The Maolin National Scenic Area is one of the newest official Scenic Areas on the main island of Taiwan, and as such is still relatively unexplored by the general public, which is a great bonus for visitors coming here for the first time, as you will be able to enjoy the spectacular sights unimpeded. The Scenic Area is a long thin stretch of inland mountainous country stretching from Kaohsiung? Taoyuan Township in the North, to Pingtung? Majia Township in the south. The Scenic Area was formed in recognition of the importance of the beautiful mountainous scenery and virgin forest which characterize the landscape of the region, and in an attempt to preserve it for future generations. Maolin is quintessentially rural inland Taiwan.
Perhaps the most spectacular sight to see in the Scenic Area is Purple Butterfly Valley, at the foot of the Dawushan (Mount Dawu). This warm and moist valley is the winter home of Taiwan purple crow butterfly (or Taiwan purple-spotted butterfly). Every year, it is estimated that over a million such butterflies arrive in the valley from the north, seeking shelter from the harsh winter. Here they rest in the shade of the mountains, covering the forest in a veil of black and purple wings. This valley is one of only two places in the world where visitors can see such large numbers of these beautiful migratory creatures, the other being Mexico? Monarch Butterfly Valley.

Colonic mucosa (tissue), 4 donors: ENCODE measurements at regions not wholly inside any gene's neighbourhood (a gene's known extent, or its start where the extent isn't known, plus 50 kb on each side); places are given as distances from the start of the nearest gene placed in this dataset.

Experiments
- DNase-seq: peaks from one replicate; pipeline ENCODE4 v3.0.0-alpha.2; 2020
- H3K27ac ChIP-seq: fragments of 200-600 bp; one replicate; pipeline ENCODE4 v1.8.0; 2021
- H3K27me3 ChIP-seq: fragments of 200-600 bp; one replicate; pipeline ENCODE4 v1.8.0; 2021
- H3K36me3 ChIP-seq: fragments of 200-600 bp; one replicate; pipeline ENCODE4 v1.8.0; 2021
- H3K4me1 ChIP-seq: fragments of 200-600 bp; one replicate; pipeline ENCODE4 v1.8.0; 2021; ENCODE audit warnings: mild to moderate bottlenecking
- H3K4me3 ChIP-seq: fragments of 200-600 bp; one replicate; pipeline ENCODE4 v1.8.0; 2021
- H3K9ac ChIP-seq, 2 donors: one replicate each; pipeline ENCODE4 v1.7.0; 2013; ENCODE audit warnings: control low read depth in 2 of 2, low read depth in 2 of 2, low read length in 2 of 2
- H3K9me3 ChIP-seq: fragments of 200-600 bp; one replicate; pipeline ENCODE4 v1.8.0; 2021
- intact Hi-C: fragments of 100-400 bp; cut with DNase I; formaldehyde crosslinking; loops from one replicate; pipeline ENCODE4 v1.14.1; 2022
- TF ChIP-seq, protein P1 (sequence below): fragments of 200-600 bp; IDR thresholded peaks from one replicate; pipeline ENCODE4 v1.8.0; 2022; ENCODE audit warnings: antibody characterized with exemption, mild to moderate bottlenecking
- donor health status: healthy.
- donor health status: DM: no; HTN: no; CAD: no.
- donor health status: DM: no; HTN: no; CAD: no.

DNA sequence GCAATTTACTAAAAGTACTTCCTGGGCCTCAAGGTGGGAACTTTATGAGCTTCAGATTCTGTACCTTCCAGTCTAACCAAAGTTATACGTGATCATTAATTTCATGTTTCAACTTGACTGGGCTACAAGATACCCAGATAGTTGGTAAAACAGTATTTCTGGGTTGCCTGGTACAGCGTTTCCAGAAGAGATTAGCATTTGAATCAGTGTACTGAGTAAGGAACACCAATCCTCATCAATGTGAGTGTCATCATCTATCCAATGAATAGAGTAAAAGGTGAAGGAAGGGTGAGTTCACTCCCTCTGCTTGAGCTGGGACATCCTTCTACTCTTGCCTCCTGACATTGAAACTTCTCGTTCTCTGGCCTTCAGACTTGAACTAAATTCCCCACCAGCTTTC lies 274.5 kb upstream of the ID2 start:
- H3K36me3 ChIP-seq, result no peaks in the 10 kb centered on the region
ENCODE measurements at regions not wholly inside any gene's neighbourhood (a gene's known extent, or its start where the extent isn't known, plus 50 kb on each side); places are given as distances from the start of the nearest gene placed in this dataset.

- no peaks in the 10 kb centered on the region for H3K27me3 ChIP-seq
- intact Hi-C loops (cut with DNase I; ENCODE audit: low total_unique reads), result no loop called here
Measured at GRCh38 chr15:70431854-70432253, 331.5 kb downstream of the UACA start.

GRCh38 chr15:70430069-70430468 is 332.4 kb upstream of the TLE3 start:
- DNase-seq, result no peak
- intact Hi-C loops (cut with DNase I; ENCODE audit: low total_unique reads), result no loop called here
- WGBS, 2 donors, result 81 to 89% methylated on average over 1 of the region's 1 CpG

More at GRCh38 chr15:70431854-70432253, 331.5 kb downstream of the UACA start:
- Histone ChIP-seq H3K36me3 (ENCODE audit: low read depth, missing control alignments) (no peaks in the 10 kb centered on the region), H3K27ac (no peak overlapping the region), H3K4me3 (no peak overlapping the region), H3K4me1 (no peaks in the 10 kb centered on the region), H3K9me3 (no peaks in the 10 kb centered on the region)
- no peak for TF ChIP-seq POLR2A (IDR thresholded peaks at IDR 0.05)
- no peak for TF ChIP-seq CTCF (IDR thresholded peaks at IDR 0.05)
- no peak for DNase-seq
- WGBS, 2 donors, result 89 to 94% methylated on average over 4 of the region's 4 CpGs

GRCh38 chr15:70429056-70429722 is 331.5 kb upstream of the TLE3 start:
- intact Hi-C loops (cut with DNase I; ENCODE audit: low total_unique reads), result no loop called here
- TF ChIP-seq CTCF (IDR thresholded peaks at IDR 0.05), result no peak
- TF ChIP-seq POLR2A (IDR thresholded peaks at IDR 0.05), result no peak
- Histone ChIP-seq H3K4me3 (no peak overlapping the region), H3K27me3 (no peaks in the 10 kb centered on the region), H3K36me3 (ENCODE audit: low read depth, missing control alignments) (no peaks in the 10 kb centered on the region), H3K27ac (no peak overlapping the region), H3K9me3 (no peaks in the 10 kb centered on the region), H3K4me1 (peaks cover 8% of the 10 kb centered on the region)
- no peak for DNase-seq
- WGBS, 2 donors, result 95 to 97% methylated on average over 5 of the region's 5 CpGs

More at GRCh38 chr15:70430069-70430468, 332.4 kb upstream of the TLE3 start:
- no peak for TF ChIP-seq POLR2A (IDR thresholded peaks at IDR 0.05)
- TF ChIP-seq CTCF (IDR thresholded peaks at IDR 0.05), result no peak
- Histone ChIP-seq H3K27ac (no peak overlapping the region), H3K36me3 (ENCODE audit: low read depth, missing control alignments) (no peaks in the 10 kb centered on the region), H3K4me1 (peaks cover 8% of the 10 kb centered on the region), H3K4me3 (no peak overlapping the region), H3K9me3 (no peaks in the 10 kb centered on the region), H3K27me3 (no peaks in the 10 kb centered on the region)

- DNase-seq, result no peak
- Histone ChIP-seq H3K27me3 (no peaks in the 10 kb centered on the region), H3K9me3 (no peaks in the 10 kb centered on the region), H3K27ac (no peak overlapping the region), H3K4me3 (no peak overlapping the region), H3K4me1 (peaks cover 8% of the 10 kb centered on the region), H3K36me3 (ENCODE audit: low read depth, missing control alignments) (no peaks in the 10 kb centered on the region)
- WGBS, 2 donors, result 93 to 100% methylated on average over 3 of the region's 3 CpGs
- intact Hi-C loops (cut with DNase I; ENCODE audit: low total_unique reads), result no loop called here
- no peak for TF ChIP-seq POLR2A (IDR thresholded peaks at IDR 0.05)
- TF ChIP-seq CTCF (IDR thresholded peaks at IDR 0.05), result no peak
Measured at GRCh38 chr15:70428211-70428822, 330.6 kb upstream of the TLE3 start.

Another beautiful sight not be missed is Cingrengu (Lovers??Gorge). Located on the Jhuokou River south of Maolin Village, the gorge is reached by crossing a bridge. The gorge is graced by a magnificent waterfall consisting of five separate layers. The water falls in a fine thin spray which is refreshing after the summer heat, and at certain times of day, the sunlight strikes it in such a way as to cause a rainbow to appear. The river at the base of the fall is wide and deep enough to swim in, and the spot is wonderfully calm and relaxing.
The region is home to four aboriginal tribes: the Bunun, Tsou, Rukai, and Paiwan. The Rukai and Paiwan share many of the same cultural traditions. Both tribes build their houses from slate, both decorate themselves with glass beads, and both share many of the same rituals. However, while the Rukai have the lily as their sacred symbol, a clay kettle is the sacred sign for the Paiwan. Visitors to the valleys of Maolin can witness many of the festivals and see the handicrafts of these peoples.
For more information about the Maolin National Scenic Area, visit: http://www.maolin-nsa.gov.tw/ .